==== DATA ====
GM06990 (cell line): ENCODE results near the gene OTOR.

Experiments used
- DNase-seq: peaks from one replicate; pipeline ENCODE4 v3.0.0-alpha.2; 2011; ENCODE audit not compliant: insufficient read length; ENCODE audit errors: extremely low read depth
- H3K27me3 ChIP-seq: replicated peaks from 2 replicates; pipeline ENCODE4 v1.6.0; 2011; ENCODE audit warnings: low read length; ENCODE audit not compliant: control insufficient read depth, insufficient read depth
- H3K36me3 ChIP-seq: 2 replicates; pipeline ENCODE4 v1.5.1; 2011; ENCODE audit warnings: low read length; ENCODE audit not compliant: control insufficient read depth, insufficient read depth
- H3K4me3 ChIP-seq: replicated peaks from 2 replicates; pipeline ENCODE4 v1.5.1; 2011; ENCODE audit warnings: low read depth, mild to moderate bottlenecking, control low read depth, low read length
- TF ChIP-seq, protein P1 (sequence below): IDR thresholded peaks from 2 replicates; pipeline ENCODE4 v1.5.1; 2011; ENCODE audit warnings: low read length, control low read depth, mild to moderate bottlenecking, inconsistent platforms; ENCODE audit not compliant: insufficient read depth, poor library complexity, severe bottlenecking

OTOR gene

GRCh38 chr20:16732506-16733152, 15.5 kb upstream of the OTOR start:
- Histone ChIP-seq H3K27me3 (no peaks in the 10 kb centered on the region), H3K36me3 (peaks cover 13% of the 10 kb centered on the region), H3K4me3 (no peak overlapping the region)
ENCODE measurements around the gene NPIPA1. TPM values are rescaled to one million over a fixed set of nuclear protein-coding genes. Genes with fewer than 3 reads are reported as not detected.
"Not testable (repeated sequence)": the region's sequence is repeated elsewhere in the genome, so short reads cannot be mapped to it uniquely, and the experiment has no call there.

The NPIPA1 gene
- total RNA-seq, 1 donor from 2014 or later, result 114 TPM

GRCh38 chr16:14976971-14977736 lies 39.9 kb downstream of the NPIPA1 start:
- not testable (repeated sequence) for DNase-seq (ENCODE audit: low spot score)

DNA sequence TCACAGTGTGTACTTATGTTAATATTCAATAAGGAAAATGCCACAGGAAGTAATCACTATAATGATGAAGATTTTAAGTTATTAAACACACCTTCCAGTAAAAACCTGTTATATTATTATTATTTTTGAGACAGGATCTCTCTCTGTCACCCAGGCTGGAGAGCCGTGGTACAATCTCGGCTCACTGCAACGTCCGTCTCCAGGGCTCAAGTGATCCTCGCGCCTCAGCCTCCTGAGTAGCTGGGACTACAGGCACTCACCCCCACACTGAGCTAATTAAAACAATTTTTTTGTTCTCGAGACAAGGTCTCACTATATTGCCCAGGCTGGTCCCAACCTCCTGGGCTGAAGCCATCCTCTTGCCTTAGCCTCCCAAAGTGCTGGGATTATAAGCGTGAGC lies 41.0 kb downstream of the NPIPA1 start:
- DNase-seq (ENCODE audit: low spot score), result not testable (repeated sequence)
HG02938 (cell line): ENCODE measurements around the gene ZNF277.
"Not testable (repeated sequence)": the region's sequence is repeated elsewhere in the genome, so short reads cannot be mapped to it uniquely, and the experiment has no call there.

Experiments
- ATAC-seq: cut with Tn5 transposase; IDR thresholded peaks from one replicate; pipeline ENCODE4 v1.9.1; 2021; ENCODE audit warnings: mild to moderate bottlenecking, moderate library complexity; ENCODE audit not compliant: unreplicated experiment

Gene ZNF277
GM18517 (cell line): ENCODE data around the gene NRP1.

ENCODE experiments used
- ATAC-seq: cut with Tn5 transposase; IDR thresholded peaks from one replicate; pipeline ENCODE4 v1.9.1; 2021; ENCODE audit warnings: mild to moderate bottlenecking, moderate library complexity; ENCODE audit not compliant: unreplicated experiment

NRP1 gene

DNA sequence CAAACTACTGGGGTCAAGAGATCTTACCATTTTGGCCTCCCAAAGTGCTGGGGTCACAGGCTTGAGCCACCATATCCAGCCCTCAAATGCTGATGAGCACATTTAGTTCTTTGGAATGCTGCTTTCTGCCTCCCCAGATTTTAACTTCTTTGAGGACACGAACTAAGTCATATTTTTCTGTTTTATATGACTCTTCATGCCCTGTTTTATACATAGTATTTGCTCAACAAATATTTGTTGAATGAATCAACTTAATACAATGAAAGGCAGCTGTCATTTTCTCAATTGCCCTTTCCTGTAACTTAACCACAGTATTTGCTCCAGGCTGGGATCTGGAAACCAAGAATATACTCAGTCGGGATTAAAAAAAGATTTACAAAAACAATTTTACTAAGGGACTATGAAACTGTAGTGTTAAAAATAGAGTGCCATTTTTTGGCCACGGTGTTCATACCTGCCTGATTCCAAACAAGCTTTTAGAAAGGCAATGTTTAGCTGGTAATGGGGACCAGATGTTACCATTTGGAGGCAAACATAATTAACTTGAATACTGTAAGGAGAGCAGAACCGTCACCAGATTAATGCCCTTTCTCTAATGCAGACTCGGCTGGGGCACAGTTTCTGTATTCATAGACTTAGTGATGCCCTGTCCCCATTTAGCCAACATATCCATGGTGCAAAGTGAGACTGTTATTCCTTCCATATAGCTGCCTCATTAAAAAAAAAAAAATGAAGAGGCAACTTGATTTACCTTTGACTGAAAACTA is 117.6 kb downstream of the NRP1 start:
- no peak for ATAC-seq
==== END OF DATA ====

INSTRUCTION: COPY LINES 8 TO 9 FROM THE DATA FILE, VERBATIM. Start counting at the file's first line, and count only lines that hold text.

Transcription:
OTOR gene

GRCh38 chr20:16732506-16733152, 15.5 kb upstream of the OTOR start: